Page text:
The Mitogen-activated Protein Kinase (MAPK) pathway is important for cell proliferation, survival and differentiation and is frequently upregulated in cancers. The MAPK pathway is also activated after exposure to ionizing radiation. We investigated the effects of AZD6244 (ARRY-142886), an inhibitor of MEK1/2, on radiation response.
The effects of AZD6244 on the in vitro radiosensitivity of human cancer cell lines (A549, MiaPaCa2 and DU145) was evaluated using clonogenic assays. DNA damage repair was evaluated using γH2AX and mitotic catastrophe was measured using nuclear fragmentation. Cell cycle effects were measured with flow cytometry. Growth delay was used to evaluate the effects of AZD6244 on in vivo tumor radiosensitivity.
Exposure of each cell line to AZD6244 prior to irradiation (IR) resulted in an increase in radiosensitivity with dose enhancement factors (DEF) at a surviving fraction of 0.1 ranging from 1.16 to 2.0. No effects of AZD6244 on radiation-induced apoptosis or persistence of γH2AX foci after IR were detected. Cells treated with AZD6244 had an increased mitotic index and decreased Chk1 phosphorylation at 1 and 3 hours after IR. Mitotic catastrophe was increased in cells receiving both AZD6244 and IR compared to the single treatments. In vivo studies revealed that AZD6244 administration to mice bearing A549 tumor xenografts resulted in a greater than additive increase in radiation-induced tumor growth delay (DEF of 3.38).
These results indicate that AZD6244 can enhance tumor cell radiosensitivity in vitro and in vivo and suggest that this effect involves an increase in mitotic catastrophe.
Selumetinib (AZD6244, ARRY-142886) is a potent, selective, uncompetitive inhibitor of MEK 1 / 2, part of the RAF/MEK/ERK protein kinase signal cascade, which is responsible for tumor. This pilot study was used to explore if 18F-fluoro-l-thymidine (FLT), a thymidine analogue positron emission tomography (PET) tracer and a surrogate marker for proliferation, can be used as an early predictor of response for patients with solid cancers treated with Selumetinib. FLT-PET scans were performed in four patients at baseline and after 2 weeks of treatment with Selumetinib. FLT uptake in tumors was analyzed qualitatively and quantitatively by measuring standard uptake value (SUV) max in regions of interest (ROI). Results were compared to computed tomography (CT) scans (baseline and after 8 weeks), which were evaluated using the response evaluation criteria in solid tumors (RECIST) 1.0 criteria. One patient with melanoma showed both a qualitative and quantitative decrease in FLT uptake associated with a decrease in sum of longest diameter of 12% RECIST on CT evaluation. Another patient who had colorectal carcinoma (CRC) showed a significant increase in FLT uptake with initially stable, but eventually progressive disease on CT. The other two patients (one with melanoma and one with CRC) showed no significant changes in FLT uptake, whereas CT evaluation showed progressive disease. This is the first report describing changes in FLT-PET in patients receiving Selumetinib. In two patients, changes in FLT uptake as early as after 2 weeks of treatment were consistent with CT results after 8 weeks. Biomarkers to predict and evaluate treatment the outcome of targeted therapies are highly warranted. These initial results need further investigation.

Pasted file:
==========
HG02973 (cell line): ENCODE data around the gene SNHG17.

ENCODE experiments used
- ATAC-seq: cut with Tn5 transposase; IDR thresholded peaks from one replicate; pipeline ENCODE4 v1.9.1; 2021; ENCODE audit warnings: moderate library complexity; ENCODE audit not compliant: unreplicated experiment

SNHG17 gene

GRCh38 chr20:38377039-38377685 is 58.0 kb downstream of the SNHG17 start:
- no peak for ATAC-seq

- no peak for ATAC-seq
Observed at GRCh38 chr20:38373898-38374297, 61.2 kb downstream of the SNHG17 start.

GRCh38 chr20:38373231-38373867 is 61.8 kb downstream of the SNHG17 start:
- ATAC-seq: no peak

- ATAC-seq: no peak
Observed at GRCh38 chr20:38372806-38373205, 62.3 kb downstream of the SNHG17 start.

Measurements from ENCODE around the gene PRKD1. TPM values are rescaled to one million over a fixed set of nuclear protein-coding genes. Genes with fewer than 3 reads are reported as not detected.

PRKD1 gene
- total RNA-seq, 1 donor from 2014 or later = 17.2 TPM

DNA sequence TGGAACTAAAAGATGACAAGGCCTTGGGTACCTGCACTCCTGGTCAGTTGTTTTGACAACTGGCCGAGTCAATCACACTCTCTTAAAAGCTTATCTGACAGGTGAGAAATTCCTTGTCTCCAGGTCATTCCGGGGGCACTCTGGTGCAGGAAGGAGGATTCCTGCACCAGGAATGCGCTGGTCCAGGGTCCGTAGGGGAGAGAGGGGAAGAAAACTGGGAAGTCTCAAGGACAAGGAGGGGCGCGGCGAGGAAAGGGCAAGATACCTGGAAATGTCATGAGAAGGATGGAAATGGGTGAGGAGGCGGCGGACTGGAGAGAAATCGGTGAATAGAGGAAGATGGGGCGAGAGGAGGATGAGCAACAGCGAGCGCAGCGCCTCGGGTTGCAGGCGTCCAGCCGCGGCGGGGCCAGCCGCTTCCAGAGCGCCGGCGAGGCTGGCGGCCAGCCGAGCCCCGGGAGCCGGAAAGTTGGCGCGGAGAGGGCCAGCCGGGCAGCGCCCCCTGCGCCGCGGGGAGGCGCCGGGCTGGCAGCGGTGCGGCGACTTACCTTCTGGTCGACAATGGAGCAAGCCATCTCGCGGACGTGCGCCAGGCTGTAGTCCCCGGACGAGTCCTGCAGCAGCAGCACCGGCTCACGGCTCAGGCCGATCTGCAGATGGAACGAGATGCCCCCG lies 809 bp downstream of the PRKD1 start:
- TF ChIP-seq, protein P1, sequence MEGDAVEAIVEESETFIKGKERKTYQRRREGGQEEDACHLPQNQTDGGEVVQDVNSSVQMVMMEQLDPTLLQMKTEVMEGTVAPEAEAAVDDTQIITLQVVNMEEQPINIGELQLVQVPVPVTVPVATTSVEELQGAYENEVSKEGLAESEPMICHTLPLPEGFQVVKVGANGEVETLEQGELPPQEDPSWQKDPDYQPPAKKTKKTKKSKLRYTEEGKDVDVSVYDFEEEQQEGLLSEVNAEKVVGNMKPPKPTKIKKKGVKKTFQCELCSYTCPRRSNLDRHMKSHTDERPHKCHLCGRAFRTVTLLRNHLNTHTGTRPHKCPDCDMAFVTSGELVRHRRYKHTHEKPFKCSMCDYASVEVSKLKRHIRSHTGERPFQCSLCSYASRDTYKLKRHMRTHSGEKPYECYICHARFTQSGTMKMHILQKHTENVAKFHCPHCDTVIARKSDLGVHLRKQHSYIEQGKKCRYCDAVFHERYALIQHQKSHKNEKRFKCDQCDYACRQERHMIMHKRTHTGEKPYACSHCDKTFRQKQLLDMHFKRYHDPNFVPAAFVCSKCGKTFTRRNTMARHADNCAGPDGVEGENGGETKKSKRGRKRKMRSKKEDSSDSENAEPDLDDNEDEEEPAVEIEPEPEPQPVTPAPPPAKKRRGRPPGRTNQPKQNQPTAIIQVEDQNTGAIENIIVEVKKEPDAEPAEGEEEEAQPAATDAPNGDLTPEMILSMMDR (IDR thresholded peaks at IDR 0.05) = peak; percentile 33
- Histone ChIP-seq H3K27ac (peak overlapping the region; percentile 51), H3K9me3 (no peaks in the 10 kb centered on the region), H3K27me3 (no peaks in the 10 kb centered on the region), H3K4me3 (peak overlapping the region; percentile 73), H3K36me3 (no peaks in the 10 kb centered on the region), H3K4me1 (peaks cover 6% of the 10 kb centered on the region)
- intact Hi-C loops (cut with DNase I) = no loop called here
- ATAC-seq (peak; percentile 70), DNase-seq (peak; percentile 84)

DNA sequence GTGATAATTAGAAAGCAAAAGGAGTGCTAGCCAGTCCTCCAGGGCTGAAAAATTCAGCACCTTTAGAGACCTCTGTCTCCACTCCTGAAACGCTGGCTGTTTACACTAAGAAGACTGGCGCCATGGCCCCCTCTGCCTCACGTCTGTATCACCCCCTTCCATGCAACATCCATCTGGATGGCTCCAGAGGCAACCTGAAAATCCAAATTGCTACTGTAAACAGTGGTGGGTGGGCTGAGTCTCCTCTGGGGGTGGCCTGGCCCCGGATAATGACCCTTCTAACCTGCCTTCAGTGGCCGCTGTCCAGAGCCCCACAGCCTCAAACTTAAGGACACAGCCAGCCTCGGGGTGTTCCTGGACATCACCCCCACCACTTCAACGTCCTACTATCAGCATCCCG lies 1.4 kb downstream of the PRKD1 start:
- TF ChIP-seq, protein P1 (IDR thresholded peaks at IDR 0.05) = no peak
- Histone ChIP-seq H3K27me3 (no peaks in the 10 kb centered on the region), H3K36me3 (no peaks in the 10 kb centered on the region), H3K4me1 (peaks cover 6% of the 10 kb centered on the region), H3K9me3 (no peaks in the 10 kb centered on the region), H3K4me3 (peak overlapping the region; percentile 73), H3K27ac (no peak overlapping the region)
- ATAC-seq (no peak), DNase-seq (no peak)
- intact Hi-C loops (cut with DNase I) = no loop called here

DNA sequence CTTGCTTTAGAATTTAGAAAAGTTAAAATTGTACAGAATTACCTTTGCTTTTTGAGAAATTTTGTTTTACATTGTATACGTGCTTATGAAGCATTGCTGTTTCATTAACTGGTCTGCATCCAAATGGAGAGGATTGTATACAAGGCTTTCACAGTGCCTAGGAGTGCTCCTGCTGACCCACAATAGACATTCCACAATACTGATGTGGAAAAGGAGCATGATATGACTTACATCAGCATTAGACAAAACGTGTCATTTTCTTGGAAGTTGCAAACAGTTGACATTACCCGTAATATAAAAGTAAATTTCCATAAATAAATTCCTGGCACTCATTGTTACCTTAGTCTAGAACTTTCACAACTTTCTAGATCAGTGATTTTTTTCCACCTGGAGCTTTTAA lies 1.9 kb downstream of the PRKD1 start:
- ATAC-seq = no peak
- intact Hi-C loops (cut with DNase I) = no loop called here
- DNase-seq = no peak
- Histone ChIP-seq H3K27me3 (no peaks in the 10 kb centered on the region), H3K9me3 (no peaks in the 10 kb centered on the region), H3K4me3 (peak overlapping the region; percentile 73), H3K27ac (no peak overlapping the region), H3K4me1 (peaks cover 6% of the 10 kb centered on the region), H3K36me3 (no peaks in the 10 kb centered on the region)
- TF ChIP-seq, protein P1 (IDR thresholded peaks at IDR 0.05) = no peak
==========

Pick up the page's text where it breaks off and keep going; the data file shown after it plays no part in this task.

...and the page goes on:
F-18 FLT; PET-CT; Selumetinib; treatment response
AZD6244 (ARRY-142886) is a potent small molecule inhibitor of MEK1/2 that is in phase 2 clinical development.
AZD6244 was tested against the PPTP in vitro panel (1 nM-10μM). In vivo AZD6244 was tested at a dose of 100 mg/kg administered orally twice daily five days per week for 6 weeks. Subsequently, AZD6244 was evaluated against two juvenile pilocytic astrocytoma (JPA) xenografts using once and twice daily dosing schedules. Phosphorylation of ERK1/2 was used as a surrogate for in vivo inhibition of MEK1/2 was determined by immunoblotting.
At the highest concentration used in vitro (10 μM) AZD6244 only inhibited growth by 50% in 5 of the 23 cell lines. Against the in vivo tumor panels, AZD6244 induced significant differences in EFS distribution in 10 of 37 (27%) solid tumor models and 0 of 6 acute lymphoblastic leukemia (ALL) models. There were no objective responses. Pharmacodynamic studies indicated at this dose and schedule AZD6244 completely inhibited ERK1/2 phosphorylation. AZD6244 was evaluated against two JPA xenografts, BT-35 (wild type BRAF) and BT-40 (mutant [V600E] BRAF). BT-40 xenografts were highly sensitive to AZD6244, whereas BT-35 xenografts progressed on AZD6244 treatment.